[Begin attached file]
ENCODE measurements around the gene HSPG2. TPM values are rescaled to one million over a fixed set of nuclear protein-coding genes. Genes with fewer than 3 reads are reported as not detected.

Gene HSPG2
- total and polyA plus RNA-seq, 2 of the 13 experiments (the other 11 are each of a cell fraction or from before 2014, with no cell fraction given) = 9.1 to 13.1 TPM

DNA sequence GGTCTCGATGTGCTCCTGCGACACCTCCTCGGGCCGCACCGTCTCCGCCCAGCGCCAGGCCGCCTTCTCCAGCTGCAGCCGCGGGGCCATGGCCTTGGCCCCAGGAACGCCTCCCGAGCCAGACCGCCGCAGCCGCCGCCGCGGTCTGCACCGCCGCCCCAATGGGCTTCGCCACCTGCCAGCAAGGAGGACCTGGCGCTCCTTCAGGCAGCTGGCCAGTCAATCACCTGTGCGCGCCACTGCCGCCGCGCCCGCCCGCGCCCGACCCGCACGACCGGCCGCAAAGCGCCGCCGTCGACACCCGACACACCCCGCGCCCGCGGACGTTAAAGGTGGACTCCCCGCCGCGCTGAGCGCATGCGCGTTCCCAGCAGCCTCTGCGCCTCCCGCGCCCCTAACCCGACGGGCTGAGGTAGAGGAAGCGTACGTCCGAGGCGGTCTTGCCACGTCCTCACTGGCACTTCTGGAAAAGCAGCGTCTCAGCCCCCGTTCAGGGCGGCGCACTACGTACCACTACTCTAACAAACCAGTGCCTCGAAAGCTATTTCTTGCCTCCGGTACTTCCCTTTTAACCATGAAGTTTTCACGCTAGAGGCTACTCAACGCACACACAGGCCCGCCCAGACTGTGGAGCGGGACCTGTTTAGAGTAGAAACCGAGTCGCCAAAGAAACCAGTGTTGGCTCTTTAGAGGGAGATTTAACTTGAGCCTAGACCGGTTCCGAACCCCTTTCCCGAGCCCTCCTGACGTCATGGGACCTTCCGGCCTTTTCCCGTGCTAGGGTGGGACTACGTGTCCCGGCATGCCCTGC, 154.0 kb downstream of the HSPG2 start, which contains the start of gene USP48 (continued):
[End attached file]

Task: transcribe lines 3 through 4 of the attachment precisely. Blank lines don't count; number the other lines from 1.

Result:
- total and polyA plus RNA-seq, 2 of the 13 experiments (the other 11 are each of a cell fraction or from before 2014, with no cell fraction given) = 9.1 to 13.1 TPM

DNA sequence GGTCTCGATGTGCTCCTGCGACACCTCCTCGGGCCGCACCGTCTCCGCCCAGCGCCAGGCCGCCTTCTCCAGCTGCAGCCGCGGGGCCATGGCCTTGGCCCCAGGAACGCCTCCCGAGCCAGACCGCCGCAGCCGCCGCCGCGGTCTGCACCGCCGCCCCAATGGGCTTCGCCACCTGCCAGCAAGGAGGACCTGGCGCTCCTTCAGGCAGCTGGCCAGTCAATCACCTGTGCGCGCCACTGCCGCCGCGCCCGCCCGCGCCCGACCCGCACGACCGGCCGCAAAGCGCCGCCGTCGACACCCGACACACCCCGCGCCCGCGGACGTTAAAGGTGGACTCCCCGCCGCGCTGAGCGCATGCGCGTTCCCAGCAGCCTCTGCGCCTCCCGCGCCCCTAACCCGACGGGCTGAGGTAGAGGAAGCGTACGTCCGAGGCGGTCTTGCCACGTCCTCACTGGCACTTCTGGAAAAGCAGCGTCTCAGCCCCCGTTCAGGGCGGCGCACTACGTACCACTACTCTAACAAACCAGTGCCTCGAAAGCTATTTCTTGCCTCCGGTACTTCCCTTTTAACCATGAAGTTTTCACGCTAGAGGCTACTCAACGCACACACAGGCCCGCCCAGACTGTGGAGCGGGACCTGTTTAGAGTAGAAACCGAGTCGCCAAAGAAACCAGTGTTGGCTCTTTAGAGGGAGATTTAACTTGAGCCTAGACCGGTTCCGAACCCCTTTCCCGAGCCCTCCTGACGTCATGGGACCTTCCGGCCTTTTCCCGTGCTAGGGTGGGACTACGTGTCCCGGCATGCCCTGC, 154.0 kb downstream of the HSPG2 start, which contains the start of gene USP48 (continued):